Wait—an Ancient Greek drama that's colloquial? Is that even possible? Didn't people back then just walk around muttering "thee" and "thou" (or the Ancient Greek equivalent) into their long fuzzy beards?
Well sure, some of them probably did—and those are exactly the old fogeys whom Aristophanes mocks with his chorus of old men. In fact, the language of Lysistrata is still extremely fresh, lively, and colloquial, even after all these years. Plus, it's really clever—seriously, practically every other word in this play has some kind of smutty joke.
Even the boring old Magistrate can't keep his double-entendres under wraps:
By Poseidon the Salty, it serves us right! When we ourselves abet our wives' misbehavior and teach them profligacy, these are the sort of schemes they bring to flower! Aren't we the ones who go to the shops and say this kind of thing: "Goldsmith, about that choker you made me: my wife was having a ball the other night, and now the prong's slipped out of the hole. Me, I've got to cruise over to Salamis, so if you've got time, by all means visit her in the evening and fit a prong in the hole." Another husband says this to a shoemaker, a teenager sporting no boyish cock: "Shoemaker, about my wife's tootsy: the thong is squeezing her pinky winky, where she's tender. So why don't you drop in on her sometime and loosen it up so there's more play down there?" (403-430)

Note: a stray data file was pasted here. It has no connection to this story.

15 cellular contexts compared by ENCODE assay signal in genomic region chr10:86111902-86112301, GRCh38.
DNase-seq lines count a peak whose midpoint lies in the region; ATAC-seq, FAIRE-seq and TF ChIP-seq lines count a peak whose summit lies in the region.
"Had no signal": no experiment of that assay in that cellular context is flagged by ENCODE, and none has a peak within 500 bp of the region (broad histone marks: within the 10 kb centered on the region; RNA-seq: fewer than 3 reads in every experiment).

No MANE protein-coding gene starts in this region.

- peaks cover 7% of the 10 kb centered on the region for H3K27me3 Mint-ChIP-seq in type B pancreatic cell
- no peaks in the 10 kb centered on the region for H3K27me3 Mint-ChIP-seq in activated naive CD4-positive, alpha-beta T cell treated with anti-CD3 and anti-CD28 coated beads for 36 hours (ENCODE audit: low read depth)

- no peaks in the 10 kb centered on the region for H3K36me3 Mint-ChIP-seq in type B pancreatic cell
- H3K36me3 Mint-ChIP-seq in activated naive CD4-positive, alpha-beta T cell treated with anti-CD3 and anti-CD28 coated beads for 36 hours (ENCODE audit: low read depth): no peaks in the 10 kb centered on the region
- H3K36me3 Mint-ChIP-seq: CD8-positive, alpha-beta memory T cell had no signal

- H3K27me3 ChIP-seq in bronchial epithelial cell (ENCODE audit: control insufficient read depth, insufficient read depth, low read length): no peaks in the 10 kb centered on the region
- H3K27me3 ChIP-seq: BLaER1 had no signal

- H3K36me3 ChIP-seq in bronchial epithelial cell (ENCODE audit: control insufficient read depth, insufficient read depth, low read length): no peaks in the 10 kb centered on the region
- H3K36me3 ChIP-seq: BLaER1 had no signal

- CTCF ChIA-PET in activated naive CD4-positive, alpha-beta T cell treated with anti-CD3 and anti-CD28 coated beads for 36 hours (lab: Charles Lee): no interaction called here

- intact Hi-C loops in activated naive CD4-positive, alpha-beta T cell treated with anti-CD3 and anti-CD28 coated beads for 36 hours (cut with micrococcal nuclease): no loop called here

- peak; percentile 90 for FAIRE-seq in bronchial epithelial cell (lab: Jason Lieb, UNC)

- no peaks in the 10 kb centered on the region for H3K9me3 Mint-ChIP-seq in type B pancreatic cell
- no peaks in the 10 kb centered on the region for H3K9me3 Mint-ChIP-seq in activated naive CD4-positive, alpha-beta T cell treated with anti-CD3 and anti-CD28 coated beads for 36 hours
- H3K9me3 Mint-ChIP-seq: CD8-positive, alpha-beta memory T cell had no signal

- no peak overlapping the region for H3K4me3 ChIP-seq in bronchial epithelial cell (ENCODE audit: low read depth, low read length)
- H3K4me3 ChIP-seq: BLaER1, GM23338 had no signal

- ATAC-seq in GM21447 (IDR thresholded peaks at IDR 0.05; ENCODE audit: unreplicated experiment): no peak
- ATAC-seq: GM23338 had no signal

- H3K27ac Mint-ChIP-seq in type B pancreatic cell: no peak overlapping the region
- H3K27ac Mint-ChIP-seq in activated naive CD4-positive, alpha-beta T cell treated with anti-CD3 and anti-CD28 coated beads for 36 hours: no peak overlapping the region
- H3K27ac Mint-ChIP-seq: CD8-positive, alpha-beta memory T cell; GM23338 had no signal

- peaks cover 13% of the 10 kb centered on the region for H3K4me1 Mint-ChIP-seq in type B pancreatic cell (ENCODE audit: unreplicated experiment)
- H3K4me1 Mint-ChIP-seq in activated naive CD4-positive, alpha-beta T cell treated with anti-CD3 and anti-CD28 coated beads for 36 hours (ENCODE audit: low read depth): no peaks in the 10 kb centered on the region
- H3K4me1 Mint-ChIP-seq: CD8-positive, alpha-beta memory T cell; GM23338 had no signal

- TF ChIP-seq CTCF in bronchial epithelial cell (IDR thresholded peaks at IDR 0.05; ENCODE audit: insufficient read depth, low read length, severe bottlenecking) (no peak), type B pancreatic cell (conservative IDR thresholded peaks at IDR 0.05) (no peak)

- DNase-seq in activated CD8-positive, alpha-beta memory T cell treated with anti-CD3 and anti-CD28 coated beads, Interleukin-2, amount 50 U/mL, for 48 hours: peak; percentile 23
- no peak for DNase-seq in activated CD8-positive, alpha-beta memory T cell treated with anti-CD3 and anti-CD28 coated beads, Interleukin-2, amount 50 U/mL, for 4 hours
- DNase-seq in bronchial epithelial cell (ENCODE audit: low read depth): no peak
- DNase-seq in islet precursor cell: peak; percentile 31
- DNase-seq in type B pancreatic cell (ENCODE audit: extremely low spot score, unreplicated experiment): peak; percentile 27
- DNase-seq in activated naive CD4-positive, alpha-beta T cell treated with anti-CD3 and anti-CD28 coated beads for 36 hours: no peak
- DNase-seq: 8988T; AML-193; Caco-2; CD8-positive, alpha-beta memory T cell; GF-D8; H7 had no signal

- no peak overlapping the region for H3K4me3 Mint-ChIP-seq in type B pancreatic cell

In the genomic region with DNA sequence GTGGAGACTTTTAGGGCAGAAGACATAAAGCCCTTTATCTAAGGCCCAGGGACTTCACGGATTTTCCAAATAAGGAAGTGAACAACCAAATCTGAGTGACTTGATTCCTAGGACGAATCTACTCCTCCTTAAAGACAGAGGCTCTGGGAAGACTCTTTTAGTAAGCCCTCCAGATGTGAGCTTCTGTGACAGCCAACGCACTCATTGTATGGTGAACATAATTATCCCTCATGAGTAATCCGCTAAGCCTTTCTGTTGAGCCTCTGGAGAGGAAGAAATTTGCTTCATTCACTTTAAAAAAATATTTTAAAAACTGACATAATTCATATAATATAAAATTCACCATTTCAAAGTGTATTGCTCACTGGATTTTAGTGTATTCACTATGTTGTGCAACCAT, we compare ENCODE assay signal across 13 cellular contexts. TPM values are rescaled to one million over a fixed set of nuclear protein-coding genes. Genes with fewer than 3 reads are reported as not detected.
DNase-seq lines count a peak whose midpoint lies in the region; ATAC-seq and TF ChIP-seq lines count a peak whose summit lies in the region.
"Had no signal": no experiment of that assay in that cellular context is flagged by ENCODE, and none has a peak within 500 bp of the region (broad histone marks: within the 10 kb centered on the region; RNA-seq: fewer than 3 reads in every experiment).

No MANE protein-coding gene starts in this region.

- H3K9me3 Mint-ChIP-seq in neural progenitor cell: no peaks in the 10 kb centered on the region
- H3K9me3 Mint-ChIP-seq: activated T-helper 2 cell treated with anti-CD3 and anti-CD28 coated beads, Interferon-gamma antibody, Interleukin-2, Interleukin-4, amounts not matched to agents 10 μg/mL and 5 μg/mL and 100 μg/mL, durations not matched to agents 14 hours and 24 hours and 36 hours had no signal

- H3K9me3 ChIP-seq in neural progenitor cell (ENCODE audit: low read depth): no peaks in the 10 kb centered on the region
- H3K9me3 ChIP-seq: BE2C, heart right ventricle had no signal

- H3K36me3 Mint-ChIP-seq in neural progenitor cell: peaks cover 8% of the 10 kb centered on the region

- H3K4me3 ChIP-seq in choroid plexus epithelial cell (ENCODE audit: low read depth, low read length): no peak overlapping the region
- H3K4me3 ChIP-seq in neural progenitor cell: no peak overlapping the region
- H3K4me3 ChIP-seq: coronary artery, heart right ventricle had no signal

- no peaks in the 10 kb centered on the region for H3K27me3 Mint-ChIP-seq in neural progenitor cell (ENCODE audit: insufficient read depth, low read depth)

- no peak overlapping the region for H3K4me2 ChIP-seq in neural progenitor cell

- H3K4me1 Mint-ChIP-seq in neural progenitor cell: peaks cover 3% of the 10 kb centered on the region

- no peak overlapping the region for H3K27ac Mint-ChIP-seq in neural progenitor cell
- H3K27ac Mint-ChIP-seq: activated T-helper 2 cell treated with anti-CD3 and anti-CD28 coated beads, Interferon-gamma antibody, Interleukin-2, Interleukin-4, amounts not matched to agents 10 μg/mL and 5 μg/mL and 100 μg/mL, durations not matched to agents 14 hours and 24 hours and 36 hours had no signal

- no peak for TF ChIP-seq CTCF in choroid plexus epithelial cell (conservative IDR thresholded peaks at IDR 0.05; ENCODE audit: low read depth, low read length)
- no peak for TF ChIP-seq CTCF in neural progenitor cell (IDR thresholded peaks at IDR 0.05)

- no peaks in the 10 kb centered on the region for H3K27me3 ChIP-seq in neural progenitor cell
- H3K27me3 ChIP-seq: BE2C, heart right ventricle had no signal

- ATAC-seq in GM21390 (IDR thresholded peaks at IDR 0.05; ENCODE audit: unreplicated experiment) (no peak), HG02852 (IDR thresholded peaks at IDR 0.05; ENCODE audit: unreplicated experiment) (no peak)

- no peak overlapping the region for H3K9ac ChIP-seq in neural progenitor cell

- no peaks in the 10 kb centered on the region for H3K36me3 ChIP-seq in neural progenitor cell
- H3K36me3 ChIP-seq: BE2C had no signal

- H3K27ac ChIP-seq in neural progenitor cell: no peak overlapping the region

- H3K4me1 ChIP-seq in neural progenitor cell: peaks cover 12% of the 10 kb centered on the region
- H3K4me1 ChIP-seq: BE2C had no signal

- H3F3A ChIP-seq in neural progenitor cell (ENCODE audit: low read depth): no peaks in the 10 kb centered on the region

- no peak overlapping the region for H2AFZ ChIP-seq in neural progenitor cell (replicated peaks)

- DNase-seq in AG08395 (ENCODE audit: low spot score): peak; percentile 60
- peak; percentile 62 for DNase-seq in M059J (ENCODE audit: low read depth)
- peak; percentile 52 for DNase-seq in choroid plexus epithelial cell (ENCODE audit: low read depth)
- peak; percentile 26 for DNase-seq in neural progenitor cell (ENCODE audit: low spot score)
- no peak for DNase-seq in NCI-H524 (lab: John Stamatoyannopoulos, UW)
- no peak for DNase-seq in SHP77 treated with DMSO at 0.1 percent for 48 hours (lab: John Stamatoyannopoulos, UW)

Yeah, the least colloquial (and most G-rated) phrase in that hunk o' text is "By Poseidon the Salty."
We have to add one word of warning: none of this hilarity will come through if you get the wrong translation. Back in the day some translators tried to do crazy things like translate the whole play into rhyming poetry (didn't work out so well), and they usually tried to clean up all the X-rated lingo. So do yourself a favor: find a translation that's informal and bristling with swear words. Not only will it be more fun to read, but it will be much more accurate to the original as well.